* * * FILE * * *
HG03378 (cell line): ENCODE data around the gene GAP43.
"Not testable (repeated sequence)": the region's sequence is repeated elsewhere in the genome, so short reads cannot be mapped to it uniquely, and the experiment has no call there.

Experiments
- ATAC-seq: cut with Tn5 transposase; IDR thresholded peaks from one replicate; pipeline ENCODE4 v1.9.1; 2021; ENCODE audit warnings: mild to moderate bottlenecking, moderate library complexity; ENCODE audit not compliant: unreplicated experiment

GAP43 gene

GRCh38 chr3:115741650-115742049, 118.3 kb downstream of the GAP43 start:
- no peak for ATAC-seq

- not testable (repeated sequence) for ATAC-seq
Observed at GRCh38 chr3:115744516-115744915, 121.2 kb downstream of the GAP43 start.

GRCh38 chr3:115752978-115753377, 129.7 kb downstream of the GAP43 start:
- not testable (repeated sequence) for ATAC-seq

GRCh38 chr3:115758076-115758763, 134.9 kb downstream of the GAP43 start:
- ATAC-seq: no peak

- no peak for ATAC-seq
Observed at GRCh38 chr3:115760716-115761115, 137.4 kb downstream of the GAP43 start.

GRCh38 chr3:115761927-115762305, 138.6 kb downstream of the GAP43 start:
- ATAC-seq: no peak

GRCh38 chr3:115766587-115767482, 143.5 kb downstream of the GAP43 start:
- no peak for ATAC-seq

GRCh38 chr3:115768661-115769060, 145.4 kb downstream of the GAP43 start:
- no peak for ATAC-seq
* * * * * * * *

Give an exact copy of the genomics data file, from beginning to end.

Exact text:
HG03378 (cell line): ENCODE data around the gene GAP43.
"Not testable (repeated sequence)": the region's sequence is repeated elsewhere in the genome, so short reads cannot be mapped to it uniquely, and the experiment has no call there.

Experiments
- ATAC-seq: cut with Tn5 transposase; IDR thresholded peaks from one replicate; pipeline ENCODE4 v1.9.1; 2021; ENCODE audit warnings: mild to moderate bottlenecking, moderate library complexity; ENCODE audit not compliant: unreplicated experiment

GAP43 gene

GRCh38 chr3:115741650-115742049, 118.3 kb downstream of the GAP43 start:
- no peak for ATAC-seq

- not testable (repeated sequence) for ATAC-seq
Observed at GRCh38 chr3:115744516-115744915, 121.2 kb downstream of the GAP43 start.

GRCh38 chr3:115752978-115753377, 129.7 kb downstream of the GAP43 start:
- not testable (repeated sequence) for ATAC-seq

GRCh38 chr3:115758076-115758763, 134.9 kb downstream of the GAP43 start:
- ATAC-seq: no peak

- no peak for ATAC-seq
Observed at GRCh38 chr3:115760716-115761115, 137.4 kb downstream of the GAP43 start.

GRCh38 chr3:115761927-115762305, 138.6 kb downstream of the GAP43 start:
- ATAC-seq: no peak

GRCh38 chr3:115766587-115767482, 143.5 kb downstream of the GAP43 start:
- no peak for ATAC-seq

GRCh38 chr3:115768661-115769060, 145.4 kb downstream of the GAP43 start:
- no peak for ATAC-seq